"Never before had we seen pop getting so brazenly political. Thatcher was a hate figure that seemed to unite everyone" -Ali Campbell
I first saw UB40 back in November 1980 at Canterbury University and have seen them several times since, in the eighties and in more recent years in their non-Ali Campbell incarnation. They always had their heart in the right place - firstly with their politics, with which I concur and secondly, for their love for reggae. They kept the reggae flame burning when many didn't and introduced many to those wonderful songs from the classic reggae period of the late sixties/early seventies. I lived for a while in their stamping ground of Moseley/Balsall Heath in Birmingham so have a feel for where it all started for them, where they grew up. Many reggae aficionados dismiss them for not being the real thing, or for commercialising reggae, whatever. I feel the opposite. They carried the standard for reggae and their music helped many enjoy it who may not otherwise have done. Fair play to them I say.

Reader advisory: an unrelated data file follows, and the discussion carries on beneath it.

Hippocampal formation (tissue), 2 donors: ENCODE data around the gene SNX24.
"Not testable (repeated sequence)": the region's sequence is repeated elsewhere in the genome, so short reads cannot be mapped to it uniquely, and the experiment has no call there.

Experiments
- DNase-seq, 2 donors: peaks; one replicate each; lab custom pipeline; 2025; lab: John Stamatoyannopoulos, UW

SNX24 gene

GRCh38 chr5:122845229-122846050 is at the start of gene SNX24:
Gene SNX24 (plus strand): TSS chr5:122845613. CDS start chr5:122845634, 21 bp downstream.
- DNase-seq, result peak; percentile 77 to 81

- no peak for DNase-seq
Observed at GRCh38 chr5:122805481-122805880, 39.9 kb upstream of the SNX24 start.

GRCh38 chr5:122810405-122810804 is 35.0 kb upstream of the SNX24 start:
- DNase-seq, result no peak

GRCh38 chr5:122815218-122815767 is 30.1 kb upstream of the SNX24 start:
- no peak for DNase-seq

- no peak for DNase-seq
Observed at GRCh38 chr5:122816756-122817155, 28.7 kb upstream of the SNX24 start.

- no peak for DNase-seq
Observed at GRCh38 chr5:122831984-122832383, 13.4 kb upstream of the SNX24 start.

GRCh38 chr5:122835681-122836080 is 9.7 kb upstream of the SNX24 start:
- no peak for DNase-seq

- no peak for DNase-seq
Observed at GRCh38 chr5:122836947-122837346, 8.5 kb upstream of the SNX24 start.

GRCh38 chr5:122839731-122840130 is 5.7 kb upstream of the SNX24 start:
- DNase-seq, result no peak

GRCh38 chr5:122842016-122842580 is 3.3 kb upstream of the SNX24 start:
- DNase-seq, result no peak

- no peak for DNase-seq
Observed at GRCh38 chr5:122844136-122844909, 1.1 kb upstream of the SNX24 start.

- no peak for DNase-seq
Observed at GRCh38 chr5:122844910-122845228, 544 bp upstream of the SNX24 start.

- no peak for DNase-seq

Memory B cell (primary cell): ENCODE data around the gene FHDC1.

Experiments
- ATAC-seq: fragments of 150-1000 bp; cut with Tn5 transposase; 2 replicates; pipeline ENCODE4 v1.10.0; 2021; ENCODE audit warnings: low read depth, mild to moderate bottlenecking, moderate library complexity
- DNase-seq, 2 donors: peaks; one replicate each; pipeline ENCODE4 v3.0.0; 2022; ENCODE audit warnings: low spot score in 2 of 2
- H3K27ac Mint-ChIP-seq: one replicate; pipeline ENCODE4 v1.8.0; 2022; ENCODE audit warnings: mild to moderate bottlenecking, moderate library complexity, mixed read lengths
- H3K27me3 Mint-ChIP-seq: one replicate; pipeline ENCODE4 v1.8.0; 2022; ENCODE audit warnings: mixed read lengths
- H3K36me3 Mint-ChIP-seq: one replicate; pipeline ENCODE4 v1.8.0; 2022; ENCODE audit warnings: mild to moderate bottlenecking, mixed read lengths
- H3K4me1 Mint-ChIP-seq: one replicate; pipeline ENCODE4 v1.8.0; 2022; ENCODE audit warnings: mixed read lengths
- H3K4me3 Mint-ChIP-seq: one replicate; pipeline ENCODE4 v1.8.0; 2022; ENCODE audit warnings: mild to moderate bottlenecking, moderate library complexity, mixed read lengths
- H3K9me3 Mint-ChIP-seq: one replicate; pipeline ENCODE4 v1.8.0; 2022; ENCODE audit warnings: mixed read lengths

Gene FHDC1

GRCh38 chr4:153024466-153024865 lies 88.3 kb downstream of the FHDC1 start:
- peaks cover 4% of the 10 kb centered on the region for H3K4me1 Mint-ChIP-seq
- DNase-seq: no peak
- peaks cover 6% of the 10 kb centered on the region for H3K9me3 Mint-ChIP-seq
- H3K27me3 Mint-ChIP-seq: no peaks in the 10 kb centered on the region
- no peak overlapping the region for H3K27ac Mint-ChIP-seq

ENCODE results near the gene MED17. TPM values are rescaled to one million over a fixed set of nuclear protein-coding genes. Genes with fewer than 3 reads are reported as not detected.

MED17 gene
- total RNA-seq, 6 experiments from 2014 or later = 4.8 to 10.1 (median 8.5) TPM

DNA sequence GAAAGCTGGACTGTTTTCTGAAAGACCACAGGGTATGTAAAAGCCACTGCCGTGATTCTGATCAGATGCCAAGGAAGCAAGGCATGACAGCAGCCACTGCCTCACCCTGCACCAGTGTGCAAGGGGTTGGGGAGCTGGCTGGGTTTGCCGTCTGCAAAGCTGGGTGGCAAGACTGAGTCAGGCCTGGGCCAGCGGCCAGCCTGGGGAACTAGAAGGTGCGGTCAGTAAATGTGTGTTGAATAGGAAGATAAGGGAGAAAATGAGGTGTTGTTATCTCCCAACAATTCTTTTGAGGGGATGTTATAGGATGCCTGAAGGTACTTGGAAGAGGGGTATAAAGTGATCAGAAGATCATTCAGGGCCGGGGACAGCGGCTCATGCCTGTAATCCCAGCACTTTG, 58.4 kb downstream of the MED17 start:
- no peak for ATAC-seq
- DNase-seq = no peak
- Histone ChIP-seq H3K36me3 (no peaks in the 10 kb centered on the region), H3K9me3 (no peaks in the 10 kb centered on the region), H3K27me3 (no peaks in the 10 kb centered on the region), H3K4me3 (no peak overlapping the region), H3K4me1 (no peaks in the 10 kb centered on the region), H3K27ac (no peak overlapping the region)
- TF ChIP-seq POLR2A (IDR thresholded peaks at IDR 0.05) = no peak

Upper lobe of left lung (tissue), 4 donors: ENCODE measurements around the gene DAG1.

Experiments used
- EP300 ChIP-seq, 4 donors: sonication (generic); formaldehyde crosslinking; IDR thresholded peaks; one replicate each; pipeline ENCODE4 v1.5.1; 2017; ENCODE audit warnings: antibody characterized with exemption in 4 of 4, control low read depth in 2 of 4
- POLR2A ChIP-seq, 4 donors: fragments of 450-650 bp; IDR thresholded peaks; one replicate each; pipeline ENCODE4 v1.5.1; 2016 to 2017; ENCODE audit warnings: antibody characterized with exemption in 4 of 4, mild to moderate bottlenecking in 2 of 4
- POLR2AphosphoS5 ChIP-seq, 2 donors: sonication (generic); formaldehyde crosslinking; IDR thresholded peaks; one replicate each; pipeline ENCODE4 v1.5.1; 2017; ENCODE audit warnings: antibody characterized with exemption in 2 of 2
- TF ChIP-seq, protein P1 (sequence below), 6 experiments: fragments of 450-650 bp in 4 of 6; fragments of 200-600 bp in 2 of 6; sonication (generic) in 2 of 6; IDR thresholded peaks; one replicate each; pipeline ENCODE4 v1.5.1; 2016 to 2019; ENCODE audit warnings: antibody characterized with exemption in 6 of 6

Unfortunately, their recent years have been dominated by an acrimonious split between singer Ali Campbell and his brothers Robin and Duncan. Unlike some, I take no sides in this unfortunate and pointless row. I enjoy listening to the work of both UB40 groups these days. Good music is good music. Maybe one day they will make it up, but don't hold your breath...
REVIEWS - I have divided UB40's work into four sections - click on an image to read the relevant reviews for that period:-
|1980-1984||Labour Of Love I-IV|